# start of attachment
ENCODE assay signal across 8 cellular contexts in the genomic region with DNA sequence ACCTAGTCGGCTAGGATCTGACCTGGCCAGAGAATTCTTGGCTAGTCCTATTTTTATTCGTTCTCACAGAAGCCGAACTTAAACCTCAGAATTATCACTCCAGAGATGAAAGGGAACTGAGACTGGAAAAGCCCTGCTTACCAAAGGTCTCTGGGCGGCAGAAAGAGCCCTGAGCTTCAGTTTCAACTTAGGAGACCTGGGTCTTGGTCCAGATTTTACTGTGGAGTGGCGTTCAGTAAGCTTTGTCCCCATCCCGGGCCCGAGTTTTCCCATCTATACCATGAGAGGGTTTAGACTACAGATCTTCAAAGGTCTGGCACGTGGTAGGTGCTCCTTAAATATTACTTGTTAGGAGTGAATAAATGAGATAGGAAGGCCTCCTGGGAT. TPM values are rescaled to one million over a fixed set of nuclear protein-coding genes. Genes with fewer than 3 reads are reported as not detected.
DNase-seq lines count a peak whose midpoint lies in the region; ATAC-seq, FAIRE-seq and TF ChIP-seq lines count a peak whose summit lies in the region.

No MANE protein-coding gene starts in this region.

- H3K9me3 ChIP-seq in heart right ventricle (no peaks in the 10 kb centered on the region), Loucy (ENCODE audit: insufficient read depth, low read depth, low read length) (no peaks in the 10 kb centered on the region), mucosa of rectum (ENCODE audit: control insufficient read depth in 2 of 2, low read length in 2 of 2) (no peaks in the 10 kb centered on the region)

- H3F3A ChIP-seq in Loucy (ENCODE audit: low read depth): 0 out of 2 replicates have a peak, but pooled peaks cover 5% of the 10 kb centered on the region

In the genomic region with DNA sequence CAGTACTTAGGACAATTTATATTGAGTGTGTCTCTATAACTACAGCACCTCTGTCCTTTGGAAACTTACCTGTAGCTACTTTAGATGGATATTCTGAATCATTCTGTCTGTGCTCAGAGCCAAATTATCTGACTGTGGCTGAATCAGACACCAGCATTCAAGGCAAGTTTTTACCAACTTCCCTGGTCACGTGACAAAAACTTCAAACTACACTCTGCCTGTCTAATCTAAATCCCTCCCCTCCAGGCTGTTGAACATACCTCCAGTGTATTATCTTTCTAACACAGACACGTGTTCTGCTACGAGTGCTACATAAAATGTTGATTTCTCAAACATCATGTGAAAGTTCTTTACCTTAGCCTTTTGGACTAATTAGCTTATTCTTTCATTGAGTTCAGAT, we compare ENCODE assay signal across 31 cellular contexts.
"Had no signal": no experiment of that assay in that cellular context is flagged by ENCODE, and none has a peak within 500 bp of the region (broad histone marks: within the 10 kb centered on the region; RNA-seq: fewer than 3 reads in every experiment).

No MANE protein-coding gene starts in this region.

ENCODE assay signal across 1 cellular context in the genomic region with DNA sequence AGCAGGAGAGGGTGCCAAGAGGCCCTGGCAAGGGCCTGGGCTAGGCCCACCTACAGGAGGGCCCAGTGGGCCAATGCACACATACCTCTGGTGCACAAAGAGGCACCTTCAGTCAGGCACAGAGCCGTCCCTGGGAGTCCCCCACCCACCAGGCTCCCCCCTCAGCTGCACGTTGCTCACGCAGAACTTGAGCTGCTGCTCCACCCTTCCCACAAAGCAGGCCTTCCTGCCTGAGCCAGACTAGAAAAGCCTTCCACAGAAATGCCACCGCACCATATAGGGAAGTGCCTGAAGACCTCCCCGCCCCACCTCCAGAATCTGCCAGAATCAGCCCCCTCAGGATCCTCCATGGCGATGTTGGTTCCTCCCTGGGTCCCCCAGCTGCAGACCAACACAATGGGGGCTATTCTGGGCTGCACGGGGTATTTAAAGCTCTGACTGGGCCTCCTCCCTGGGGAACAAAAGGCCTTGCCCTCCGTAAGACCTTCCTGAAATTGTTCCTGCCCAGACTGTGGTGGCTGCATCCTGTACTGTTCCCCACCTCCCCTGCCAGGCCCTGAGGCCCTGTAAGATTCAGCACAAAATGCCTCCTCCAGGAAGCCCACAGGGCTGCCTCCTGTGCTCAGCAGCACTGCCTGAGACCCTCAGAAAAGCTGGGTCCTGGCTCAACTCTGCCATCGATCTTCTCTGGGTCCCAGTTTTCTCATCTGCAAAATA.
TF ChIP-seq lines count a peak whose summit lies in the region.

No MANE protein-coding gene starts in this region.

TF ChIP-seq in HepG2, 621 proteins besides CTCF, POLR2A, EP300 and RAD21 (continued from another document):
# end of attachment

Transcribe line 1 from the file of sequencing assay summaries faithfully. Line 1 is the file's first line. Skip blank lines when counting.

ENCODE assay signal across 8 cellular contexts in the genomic region with DNA sequence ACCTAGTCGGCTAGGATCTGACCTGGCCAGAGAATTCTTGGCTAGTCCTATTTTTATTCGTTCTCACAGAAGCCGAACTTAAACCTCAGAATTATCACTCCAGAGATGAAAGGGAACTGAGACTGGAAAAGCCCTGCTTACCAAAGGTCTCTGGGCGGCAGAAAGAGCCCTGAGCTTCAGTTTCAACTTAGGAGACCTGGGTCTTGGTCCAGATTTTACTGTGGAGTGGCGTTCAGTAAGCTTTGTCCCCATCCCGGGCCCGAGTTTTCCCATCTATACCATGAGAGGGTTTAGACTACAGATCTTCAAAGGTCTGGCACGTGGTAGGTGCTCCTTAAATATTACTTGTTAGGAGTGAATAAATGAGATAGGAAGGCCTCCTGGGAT. TPM values are rescaled to one million over a fixed set of nuclear protein-coding genes. Genes with fewer than 3 reads are reported as not detected.